BlogVIRUS 2020

29 July VIRUS 2020

29 July, VIRUS 2020

Scientists successfully revive 100m-year-old microbes from the sea. Microbes had lain dormant at the bottom of the sea since the age of the dinosaurs. Guardian

Heart damage seen in COVID-19 patients with mild illness months after recovery. COVID-19 may have long-term effects on the heart, even in relatively young people with only mild illness. Guardian

Australia’s Nursing and Midwifery chief officer says senior nurses are heading to Victoria from South Australia to help deal with the almost 5,000 active COVID-19 cases in the state. ABC

Thoreau asked, where are we?
I am home –  early light is hitting the shadows of Jagun Nature Reserve (which means home in Gumbaynggirr).

Heading through Valla Nature Reserve a Brush Turkey trots across the track (rare just here) and  I am back in the wide open world of the estuary – alone.
The round sand island has been pared back to a crescent while we have been away.
Galahs twist my neck with their colours.
I nearly lose a boot in a new tongue on the river’s edge, a grey clay has rubbed off from the siltstone, sandwiched in the sandstone and greywacke.

Black Cormorants fly in. Aa Masked lapwing stretches out, its partner airborne.
Upstream the mud whelks congregate, bush tucker low in fat which can be eaten raw.
Further on
It is so good to be back and immersed in beauty.


Sign the petition to create a big new marine park for the East Antarctic – sure.


In today’s jstor I read Ed Simon claiming, ‘The denigration of kitsch betrays a latent anti-Catholicism, one born from centuries of class and ethnic divisions.’[1] He boldly claims it encompasses ‘bourgeoisie cluelessness concerning taste, discretion, and style’ and more broadly, ‘a sort of naïve attitude or approach to art.’ He goes way too far claiming, ‘Kitsch should be understood not as lack of taste, but as the declaration of ownership over sacred things by the mass of humanity . . . kitsch can say something about God as well—glory, complexity, colour, grandeur.’ Great art in my book repays attention, kitsch objects may have initial surface attractions – colour, brightness etc. which fade quickly.[2] Clement Greenberg introduced the German word kitsch to art world in a 1939 essay ‘where he argued that art must reject all content beyond its own formal properties, or else it became fake piety or didactic propaganda, which he termed ‘Kitsch’.’[3]

This emphasis on the formal properties of art was so influential that it, ‘became the consensus of informed opinion and for the first decades after World War II, artists and critics alike maintained a kind of cordon sanitaire around art that insulated it from agendas of any sort.’[4]

This morning I was about to leave the estuary when I saw the Curlew and my heart stretched out. The sight of this increasingly rare bird, I have been working to protect, is a rich aesthetic experience. They are beautiful, interesting, mysterious birds (and musical when flying). I never ever tire of seeing them. They are the antithesis of kitsch and have a lot more going for them in terms of repaying attention (and are more oppositional to capitalism than the avant-garde). Through their presence we are encouraged to care for their environment and even become involvement.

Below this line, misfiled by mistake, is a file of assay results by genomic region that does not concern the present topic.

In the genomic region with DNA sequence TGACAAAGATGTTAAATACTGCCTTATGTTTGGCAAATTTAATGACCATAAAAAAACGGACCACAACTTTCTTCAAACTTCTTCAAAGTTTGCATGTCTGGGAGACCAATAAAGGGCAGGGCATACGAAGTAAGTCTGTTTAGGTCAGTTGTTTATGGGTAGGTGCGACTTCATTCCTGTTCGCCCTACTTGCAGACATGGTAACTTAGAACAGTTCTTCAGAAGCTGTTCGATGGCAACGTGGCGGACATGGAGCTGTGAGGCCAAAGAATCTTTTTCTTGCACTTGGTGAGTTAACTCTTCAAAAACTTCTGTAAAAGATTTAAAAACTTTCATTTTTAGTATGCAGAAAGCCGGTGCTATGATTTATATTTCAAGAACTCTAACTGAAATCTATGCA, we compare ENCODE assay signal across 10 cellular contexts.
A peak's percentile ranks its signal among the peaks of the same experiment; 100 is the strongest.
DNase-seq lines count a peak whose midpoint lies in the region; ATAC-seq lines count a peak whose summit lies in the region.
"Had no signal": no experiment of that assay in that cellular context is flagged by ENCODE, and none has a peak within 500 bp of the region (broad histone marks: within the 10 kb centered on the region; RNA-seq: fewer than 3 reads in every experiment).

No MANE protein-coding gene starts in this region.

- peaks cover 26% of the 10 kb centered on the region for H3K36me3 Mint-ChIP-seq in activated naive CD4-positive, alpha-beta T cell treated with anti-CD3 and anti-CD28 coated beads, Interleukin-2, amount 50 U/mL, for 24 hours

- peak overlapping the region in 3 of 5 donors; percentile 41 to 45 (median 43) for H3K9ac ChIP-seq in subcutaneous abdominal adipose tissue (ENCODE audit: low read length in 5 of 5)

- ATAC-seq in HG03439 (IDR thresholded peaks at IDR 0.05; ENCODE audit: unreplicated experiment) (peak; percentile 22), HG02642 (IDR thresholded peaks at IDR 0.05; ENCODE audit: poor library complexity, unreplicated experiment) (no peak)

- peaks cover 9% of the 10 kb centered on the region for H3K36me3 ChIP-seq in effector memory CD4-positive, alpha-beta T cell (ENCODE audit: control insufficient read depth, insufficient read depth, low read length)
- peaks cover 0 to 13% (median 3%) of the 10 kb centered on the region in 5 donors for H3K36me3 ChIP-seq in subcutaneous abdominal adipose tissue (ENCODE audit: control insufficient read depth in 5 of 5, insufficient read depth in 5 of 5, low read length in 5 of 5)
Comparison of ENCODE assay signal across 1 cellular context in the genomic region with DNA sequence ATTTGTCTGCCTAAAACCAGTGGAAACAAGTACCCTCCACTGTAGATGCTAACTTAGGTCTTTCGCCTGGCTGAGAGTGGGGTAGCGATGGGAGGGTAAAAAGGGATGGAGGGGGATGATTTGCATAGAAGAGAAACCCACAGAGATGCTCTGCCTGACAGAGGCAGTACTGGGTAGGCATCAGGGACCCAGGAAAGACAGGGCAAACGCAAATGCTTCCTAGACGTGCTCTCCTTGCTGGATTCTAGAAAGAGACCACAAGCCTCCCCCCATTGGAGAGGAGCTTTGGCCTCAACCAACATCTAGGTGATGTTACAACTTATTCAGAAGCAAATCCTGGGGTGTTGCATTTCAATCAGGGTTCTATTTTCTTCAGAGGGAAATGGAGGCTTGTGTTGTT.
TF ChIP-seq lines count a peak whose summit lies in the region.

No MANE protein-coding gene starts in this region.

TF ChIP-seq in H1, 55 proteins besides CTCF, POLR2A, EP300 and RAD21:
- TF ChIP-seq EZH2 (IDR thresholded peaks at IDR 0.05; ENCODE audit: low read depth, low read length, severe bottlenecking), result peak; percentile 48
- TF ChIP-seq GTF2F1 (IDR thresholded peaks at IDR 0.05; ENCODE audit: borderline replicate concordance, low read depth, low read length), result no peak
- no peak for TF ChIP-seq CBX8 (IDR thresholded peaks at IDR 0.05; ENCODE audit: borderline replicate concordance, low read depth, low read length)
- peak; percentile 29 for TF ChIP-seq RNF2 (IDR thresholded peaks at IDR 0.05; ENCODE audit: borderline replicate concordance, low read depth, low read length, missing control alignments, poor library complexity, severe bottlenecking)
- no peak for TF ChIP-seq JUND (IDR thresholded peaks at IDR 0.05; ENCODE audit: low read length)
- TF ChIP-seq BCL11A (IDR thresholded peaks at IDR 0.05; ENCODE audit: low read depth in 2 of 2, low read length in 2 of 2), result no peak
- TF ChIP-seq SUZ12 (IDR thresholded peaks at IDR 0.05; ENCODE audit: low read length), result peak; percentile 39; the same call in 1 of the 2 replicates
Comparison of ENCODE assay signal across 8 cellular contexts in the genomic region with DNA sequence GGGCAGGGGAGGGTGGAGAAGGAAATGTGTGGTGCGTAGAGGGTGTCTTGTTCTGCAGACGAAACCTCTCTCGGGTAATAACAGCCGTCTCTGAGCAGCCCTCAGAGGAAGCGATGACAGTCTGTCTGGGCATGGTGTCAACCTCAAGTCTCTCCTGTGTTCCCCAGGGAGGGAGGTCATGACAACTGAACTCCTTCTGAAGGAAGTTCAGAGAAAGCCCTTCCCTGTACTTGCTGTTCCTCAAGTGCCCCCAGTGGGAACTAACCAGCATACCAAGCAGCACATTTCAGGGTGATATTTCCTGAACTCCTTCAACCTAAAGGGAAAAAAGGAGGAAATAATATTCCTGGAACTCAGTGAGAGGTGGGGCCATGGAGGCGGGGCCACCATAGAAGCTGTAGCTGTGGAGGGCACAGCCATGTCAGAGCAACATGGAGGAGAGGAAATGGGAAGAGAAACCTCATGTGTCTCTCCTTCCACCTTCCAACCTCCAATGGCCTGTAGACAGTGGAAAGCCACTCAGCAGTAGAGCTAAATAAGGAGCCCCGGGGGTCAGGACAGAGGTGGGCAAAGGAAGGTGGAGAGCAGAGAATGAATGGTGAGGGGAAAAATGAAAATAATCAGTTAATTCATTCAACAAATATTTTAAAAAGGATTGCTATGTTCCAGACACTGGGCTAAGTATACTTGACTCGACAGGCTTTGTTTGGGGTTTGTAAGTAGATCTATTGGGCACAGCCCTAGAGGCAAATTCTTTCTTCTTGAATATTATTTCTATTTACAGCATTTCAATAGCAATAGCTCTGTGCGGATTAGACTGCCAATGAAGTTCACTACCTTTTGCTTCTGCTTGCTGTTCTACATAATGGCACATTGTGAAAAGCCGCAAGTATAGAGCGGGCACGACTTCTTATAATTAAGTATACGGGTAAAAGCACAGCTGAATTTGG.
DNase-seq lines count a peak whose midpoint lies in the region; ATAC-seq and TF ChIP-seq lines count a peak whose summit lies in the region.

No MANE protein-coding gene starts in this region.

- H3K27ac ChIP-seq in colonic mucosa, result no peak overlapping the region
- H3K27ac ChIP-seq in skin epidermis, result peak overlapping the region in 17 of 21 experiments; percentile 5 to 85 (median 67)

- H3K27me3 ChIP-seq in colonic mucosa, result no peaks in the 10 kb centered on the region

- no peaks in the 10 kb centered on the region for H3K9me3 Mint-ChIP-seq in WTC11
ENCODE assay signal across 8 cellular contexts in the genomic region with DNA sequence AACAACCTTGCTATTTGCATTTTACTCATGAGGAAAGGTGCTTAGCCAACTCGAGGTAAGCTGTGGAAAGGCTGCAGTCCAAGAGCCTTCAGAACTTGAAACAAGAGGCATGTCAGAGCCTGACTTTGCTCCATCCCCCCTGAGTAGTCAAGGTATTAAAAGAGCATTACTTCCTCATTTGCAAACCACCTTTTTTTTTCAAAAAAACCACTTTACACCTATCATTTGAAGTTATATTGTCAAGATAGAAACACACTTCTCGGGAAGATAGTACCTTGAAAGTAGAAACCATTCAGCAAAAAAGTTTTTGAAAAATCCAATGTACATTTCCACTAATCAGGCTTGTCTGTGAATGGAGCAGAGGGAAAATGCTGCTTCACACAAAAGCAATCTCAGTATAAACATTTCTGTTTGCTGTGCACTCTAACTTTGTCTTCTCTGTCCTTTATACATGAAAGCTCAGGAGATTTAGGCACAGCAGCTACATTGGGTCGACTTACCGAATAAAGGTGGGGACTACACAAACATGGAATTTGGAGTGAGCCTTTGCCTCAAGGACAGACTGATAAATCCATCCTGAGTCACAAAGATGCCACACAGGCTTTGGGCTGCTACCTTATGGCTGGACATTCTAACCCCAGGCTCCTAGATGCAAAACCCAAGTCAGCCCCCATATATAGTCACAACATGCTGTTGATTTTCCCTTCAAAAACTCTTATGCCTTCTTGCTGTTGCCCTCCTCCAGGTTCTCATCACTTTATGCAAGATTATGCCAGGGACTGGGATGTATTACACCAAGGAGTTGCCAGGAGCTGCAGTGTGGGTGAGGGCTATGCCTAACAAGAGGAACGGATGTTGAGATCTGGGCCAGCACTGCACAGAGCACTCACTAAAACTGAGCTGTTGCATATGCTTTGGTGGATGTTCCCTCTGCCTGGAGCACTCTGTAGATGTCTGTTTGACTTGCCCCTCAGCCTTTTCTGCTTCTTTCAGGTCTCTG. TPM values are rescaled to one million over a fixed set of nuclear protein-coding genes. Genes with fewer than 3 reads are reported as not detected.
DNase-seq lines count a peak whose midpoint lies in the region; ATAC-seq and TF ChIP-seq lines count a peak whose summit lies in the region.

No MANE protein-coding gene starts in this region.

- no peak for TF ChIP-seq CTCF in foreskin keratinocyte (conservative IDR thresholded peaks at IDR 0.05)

We are learning more about this tricky virus, but up to now it’s never been good news: ‘Infections have long been known as a risk factor for strokes, but there is some evidence to suggest that if a patient has a stroke while suffering from Covid-19, they are more likely to suffer a worse type of stroke with multiple large artery blockages in the brain, more severe disability and a higher chance of dying of the stroke.’ [5]


I turn on the radio and hear my old friend Martin Langford! He says ‘Tongue music dried into syntax’ from a poem. His new book, Eardrum, is a collection about music. He was a very interesting guest on Radio National’s The Music Show (repeat from Saturday). It is such a rich topic, music and language. I emailed him, disagreeing about his comments on pop music lyrics. He replied, ‘As for lyrics – that’s a two bottle conversation, I suspect.’ One day . . .

Ghostpoet, Many Moods At Midnight (from Dark Days & Canapés, 2017) is the first piece of Ghostpoet I heard and I was enticed, amazing atmosphere, Very little hip-hop interest me. It’s worth going back to his first album Peanut Butter Blues & Melancholy Jam and proceeding.

Ghostpoet, Us Against Whatever Ever, from Peanut Butter Blues & Melancholy Jam, 2011. I only discovered him a couple of years ago, haunting lyrics and production


[1] Ed Simon, In Defence of Kitsch,, July 29, 2020

[2] Celeste Olalquiaga argues that ‘Kitsch is the attempt to repossess the experience of intensity and immediacy through an object. Since this recovery can only be partial and transitory . . . kitsch objects can be considered failed commodities.’ The Artificial Kingdom: A Treasury of the Kitsch Experience, Pantheon, 1999.

[3] Michael J. Lewis, ‘T. J. Clark in winter’, The New Criterion, Volume 25, December 2006, p4. Greenberg’s central argument in the essay which made his reputation was that the Avant Garde functions to keep art alive in the face of capitalism. ‘Avant-Garde and Kitsch’, in Charles Harrison & Paul Wood Eds. Art in Theory 1900-1990, (1992) Blackwell 1998, p532.

[4] Michael J. Lewis, 2006, p4.

[5] Aamna Mohdin, Clapped out of ICU, passed away days later: the secondary impact of Covid-19, Guardian, 29 July

Show More

Related Articles

Check Also
Back to top button